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Political Science
Completed Project

Taxation and Governance by Armed Groups

Patrick DeYoung ’18 and Zachariah Mampilly (Political Science)

This summer, I worked with Professor Zachariah Mampilly from the Political Science Department studying taxation by armed groups in conflict zones. The work undertaken this summer is part of a continuing project by Professor Mampilly that seeks to better understand and explain the underlying logic of taxation by rebel groups in areas under their control.

We started by compiling and reviewing existing literature on taxation and its relationship to rebel governance. Much of this work relies on a paradigm of economic instrumentalism to explain why and how armed groups engage in taxation. This body of work paints a broad picture that tends to obscure or ignore the varieties of practices that characterize taxation by different active and historical rebel groups globally. In order to better account for the diversity of practices and goals of different rebel groups, we identified a number of active groups in different parts of the world to focus on and researched their tax practices to evaluate existing and proposed hypotheses about the economic and non-economic motivations for rebel taxation.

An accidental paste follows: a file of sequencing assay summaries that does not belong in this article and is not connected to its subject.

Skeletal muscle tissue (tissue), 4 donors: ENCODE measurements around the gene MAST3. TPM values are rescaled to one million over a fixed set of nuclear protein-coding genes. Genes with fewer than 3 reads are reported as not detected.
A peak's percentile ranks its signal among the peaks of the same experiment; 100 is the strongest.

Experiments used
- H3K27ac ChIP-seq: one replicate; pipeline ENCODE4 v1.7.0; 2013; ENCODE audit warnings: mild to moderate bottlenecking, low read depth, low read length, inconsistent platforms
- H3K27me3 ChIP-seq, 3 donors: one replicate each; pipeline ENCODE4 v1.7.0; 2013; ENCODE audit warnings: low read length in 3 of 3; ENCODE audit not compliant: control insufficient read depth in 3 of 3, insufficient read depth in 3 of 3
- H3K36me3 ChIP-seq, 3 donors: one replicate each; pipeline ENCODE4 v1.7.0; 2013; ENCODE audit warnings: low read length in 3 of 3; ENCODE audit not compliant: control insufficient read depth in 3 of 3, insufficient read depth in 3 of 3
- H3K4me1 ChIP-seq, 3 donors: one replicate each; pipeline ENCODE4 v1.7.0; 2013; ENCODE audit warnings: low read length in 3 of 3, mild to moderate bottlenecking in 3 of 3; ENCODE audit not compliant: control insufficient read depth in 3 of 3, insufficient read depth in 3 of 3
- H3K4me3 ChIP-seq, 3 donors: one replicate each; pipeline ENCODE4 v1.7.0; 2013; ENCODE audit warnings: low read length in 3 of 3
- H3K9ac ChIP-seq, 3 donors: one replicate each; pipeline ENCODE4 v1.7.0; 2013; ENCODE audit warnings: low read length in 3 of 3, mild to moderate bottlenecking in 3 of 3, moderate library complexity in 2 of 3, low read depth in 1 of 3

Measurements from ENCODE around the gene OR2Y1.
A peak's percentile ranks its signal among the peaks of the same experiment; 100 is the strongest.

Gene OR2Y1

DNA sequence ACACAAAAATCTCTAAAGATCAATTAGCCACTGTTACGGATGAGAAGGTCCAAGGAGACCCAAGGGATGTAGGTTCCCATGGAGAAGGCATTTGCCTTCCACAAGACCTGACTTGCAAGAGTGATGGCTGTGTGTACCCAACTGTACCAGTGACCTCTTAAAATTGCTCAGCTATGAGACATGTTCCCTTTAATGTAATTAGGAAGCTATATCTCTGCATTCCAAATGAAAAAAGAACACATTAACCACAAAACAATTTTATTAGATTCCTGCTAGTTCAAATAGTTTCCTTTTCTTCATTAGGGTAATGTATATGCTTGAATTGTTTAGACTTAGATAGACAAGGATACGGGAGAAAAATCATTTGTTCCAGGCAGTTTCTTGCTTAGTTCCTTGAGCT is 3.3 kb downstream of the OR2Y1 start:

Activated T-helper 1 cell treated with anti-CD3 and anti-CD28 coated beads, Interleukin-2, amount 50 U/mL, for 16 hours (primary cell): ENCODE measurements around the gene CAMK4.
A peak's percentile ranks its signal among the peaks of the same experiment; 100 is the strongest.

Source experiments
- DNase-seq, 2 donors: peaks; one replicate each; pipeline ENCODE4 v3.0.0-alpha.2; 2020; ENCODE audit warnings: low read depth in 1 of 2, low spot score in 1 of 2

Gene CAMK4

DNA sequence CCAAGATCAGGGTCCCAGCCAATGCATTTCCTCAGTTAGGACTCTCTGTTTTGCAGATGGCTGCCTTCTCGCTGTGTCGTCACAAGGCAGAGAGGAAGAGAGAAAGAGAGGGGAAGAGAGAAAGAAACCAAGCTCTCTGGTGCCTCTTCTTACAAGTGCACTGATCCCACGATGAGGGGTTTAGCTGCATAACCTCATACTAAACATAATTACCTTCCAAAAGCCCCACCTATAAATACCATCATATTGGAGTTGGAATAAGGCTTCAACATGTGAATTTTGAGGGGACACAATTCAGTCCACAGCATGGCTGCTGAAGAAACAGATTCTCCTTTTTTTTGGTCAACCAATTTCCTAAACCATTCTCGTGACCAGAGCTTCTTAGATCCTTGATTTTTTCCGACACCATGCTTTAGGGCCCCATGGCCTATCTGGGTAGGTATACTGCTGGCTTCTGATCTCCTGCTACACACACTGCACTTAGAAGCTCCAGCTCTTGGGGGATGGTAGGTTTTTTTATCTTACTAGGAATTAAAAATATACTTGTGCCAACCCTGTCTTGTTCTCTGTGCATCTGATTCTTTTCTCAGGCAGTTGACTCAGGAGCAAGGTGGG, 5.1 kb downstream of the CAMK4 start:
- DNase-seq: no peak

NSCN-IM Camp Hebron, Nagaland, India

One group we focused on was the National Socialist Council of Nagaland-Isak-Muivah (NSCN-IM), a nationalist insurgent group based in northeastern India that is known for its heavy taxation of the region under its control. In July, Professor Mampilly traveled to India to conduct fieldwork in Nagaland, while I remained at Vassar to analyze data collected from the trip. His interviews in India yielded data from civil society groups in Nagaland about current and historical NSCN-IM tax collection practices that allowed us to critically evaluate purely economic explanations for rebel tax structures in existing literature, specifically their reliance on the idea of time horizons determining tax behaviors as proposed by Mancur Olson. The primary source tax data about the NSCN-IM seems to point instead toward other motivations behind taxation, which will require additional data collection and analysis to fully explore.

Overall, working with Professor Mampilly in early-stage research for a long-term project was a rewarding and illuminating experience.